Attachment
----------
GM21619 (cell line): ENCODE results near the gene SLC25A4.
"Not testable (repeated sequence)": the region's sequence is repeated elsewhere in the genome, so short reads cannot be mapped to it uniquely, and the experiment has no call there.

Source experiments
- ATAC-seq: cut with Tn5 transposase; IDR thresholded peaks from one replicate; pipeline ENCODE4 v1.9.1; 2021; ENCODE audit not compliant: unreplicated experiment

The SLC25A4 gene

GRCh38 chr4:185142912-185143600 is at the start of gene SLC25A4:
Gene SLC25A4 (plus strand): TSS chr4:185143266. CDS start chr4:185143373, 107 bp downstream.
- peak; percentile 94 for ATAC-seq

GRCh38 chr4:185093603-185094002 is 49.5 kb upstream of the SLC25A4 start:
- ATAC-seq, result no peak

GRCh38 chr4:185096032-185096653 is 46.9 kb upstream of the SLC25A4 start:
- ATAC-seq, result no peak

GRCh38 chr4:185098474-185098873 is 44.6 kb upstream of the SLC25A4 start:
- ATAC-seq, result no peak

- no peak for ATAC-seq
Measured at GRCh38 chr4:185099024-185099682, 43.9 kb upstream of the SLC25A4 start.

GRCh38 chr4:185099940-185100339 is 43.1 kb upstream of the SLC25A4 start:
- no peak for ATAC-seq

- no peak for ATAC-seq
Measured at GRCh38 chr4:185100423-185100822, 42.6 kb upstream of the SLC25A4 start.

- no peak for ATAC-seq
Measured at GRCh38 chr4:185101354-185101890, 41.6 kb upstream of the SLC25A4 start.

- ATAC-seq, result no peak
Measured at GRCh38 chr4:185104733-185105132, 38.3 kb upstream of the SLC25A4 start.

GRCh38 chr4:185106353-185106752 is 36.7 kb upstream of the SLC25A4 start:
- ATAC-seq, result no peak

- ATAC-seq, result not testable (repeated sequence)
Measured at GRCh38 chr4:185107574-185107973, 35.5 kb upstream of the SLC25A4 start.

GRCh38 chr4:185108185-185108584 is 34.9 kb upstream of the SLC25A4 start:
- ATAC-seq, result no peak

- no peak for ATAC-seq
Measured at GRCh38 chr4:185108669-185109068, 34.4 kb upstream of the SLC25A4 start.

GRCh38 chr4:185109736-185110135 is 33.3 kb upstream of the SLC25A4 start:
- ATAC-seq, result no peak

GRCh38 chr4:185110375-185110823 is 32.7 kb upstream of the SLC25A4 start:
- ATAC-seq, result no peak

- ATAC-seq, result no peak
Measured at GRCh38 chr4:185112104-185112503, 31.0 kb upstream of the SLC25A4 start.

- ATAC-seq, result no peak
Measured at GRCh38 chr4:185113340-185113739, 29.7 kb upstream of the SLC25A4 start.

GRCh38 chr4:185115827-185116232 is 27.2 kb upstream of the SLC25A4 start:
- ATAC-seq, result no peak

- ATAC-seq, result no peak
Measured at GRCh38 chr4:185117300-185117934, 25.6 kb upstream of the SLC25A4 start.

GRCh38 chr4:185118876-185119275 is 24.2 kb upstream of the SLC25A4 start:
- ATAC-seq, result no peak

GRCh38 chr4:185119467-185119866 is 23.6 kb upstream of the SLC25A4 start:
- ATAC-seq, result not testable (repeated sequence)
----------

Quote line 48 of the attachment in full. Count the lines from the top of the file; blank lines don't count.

- ATAC-seq, result not testable (repeated sequence)